The purpose of this study was to determine whether high levels of plasma nicotine, delivered via subcutaneously placed mini-osmotic pumps, had an effect on bone development and osseointegration of a titanium implant in rat femurs in both the short and long term. In this study, we hypothesized that systemic nicotine may not affect bone development, but may affect osseointegration in both the short and long term. Thirty rats were assigned to 4 groups. Group 1 (n = 10) was subdivided into 2 groups, which both received nicotine during the duration of the experiment. Half of the group (n = 5) was sacrificed at 2 weeks after implant placement, and the other half (n = 5) was sacrificed at 4 weeks after implant placement. Group 2 (n = 10) was treated identically; however, this group was given saline placebo rather than nicotine. Nicotine/saline was administered via subcutaneous mini-osmotic pumps. Serum analysis was assessed biweekly and weight was assessed weekly. Implant placement consisted of mini-implant placement in the femur of the rats under general anesthesia. After sacrifice, the femurs were harvested and analyzed. Biomechanical push-in test was used to determine the degree of osseointegration by evaluating the breakpoint load. Micro-CT was performed on the femurs of the remaining 10 rats to determine the bone density and architecture. Micro-CT showed no significant difference in bone morphometric analysis. Push-in test showed significant difference in axial load force required to dislodge the implant between the nicotine-treated and control rats both at 2 and at 4 weeks after implant placement. The evidence indicates that while there was no significant difference in bone development and remodeling with exposure to systemic nicotine, there was a significant difference in bone wound healing, specifically with the osseointegration of titanium implants at both 2 and 4 weeks after implant placement. In conclusion, systemic nicotine may have a significant impact on the osseointegration of implants in the rat femur. Additional studies need to be conducted to further understand the specific way in which nicotine adversely affects wound healing on the molecular level.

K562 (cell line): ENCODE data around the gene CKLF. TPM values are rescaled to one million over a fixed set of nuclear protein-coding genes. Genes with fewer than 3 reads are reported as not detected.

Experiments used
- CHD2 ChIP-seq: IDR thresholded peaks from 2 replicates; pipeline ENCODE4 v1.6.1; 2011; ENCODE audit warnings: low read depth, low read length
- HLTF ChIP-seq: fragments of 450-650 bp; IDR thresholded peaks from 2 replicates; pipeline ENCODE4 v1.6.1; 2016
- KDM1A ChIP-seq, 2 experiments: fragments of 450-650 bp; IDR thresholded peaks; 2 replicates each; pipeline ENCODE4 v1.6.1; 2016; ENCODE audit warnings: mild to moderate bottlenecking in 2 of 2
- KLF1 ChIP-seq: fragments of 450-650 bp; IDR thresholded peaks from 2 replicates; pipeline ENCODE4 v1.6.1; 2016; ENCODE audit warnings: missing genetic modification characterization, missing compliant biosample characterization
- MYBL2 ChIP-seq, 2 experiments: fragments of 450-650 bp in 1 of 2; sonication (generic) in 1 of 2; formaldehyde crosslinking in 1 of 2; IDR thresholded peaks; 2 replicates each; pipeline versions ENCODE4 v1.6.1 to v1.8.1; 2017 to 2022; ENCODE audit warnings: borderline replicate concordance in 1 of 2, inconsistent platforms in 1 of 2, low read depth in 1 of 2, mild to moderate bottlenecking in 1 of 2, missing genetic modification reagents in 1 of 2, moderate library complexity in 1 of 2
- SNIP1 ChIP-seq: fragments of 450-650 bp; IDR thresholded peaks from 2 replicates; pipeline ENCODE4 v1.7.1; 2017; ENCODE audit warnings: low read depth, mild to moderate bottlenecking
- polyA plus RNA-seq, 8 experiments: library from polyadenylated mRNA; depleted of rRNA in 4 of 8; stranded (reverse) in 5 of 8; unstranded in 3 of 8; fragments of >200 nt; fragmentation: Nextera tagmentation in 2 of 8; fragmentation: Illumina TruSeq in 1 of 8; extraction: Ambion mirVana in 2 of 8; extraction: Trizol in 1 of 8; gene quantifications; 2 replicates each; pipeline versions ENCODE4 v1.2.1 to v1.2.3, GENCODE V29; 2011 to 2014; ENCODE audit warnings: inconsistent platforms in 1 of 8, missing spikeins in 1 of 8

ASJC Scopus subject areas
- Oral Surgery